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The U.S. Centers for Disease Control and Prevention and the Occupational Safety and Health Administration have issued interim guidance for protecting outdoor workers, health care and laboratory workers and others from occupational exposure to the Zika virus.
The guidance, issued Friday, will continue to be updated as new information related to Zika virus transmission and its health effects becomes available, but the agencies issued several recommendations for certain classes of workers and business travelers.
For outdoor workers, for example, the agencies advise employers to inform workers about their risk of Zika exposure through mosquito bites, train them how to protect themselves and provide and encourage the use of insect repellants and clothing that covers exposed skin, including possibly hats with mosquito netting to protect the face and neck, according to the guidance. Employers with mosquito control workers should follow the same precautions for general outdoor workers, but these workers may also need additional protection, including the use of respirators if they are conducting mosquito control operations with insecticides, according to the guidance.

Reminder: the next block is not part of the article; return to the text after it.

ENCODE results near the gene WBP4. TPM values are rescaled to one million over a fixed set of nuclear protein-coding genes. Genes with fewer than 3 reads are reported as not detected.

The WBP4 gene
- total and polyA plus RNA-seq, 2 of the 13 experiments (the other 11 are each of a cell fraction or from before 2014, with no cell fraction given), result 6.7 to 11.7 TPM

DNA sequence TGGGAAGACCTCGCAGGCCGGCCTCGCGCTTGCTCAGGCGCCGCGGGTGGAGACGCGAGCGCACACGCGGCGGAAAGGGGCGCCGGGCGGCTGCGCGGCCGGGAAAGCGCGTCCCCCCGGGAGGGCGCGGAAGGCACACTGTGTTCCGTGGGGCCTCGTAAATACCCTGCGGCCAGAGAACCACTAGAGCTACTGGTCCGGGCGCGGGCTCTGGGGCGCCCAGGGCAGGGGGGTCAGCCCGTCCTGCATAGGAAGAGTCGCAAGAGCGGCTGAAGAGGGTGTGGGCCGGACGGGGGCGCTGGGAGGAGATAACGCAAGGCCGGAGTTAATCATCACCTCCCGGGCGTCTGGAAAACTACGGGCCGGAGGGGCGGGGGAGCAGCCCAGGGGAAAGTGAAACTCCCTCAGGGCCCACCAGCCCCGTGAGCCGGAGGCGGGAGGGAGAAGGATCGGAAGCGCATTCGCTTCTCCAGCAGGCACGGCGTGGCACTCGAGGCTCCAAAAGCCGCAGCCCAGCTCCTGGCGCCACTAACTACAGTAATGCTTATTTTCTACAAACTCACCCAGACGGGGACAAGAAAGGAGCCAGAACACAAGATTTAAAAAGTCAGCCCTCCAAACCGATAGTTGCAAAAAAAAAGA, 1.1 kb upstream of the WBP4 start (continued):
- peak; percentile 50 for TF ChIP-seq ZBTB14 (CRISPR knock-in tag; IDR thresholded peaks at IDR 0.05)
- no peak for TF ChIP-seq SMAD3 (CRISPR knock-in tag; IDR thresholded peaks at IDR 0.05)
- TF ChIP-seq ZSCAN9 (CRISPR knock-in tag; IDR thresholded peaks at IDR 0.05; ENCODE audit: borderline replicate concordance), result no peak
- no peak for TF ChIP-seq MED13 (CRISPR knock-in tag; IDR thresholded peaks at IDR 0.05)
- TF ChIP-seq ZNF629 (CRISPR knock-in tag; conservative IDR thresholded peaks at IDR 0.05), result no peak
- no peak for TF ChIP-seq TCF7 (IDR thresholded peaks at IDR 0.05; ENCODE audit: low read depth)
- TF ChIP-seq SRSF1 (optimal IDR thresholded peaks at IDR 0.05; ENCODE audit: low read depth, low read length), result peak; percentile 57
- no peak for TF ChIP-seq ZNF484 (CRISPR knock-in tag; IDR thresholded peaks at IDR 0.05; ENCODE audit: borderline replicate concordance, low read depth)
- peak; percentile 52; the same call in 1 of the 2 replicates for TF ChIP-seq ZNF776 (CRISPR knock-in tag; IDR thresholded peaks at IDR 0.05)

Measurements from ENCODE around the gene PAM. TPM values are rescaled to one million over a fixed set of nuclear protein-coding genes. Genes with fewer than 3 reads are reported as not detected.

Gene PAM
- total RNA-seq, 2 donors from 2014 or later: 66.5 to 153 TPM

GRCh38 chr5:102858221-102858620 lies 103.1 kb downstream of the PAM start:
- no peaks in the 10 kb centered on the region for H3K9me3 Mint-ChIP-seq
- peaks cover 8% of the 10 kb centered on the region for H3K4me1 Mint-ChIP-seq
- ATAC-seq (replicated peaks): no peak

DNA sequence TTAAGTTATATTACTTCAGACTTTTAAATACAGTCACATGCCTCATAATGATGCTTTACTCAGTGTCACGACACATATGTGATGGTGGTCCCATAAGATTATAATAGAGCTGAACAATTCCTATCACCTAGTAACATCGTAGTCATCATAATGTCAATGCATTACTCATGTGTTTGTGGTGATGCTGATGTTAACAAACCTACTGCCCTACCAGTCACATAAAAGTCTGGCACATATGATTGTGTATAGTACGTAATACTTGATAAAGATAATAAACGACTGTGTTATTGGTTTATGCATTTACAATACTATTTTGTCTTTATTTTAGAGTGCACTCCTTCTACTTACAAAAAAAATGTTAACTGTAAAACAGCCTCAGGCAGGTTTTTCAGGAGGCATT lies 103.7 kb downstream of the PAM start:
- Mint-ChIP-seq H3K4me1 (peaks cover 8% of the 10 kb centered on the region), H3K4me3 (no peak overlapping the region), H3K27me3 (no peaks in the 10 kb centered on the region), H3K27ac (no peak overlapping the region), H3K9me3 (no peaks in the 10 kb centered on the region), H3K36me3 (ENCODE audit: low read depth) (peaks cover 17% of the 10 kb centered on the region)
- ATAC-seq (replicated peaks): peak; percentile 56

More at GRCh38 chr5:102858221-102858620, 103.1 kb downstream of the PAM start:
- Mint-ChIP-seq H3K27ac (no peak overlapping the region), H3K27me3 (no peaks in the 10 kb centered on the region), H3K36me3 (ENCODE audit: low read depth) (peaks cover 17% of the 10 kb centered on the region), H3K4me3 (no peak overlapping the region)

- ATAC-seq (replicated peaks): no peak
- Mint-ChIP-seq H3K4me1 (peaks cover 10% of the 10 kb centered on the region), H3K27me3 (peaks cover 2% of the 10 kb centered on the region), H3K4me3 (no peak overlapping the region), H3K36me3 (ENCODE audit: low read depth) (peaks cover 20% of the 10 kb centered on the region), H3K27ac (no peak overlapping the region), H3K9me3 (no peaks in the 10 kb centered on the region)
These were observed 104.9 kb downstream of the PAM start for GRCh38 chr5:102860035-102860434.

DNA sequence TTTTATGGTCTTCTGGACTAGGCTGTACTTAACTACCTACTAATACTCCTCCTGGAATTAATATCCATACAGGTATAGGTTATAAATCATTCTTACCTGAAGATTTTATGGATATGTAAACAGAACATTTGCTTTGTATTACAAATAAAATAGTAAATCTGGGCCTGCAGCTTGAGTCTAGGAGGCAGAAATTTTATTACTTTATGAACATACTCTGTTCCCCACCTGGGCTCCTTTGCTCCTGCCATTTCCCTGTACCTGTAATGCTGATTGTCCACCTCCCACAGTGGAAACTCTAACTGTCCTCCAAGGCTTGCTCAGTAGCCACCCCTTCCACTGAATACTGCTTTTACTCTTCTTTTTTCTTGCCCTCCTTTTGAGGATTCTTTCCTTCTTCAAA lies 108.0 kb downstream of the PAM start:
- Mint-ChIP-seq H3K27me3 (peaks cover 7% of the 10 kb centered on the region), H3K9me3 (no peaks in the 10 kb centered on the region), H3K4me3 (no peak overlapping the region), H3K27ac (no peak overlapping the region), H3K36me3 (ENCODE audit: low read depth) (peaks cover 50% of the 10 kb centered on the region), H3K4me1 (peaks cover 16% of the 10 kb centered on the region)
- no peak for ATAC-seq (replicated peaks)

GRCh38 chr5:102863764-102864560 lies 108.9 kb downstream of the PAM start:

Health care and laboratory workers should follow good infection control and biosafety practices, including following the precautions for potential bloodborne pathogen exposures, as described in OSHA's bloodborne pathogen standard, according to the guidance. Safety practices include hand hygiene and the use of personal protective equipment to avoid direct contact with blood and other potentially infectious materials, according to the guidance.
Employers should also consider allowing flexibility in or delay required travel to areas with active Zika transmission, especially for workers who are or may become pregnant or whose sexual partners may become pregnant, according to the guidance.
The Occupational Safety and Health Administration aims to publish interim guidance on protecting workers from occupational exposure to the Zika virus this spring.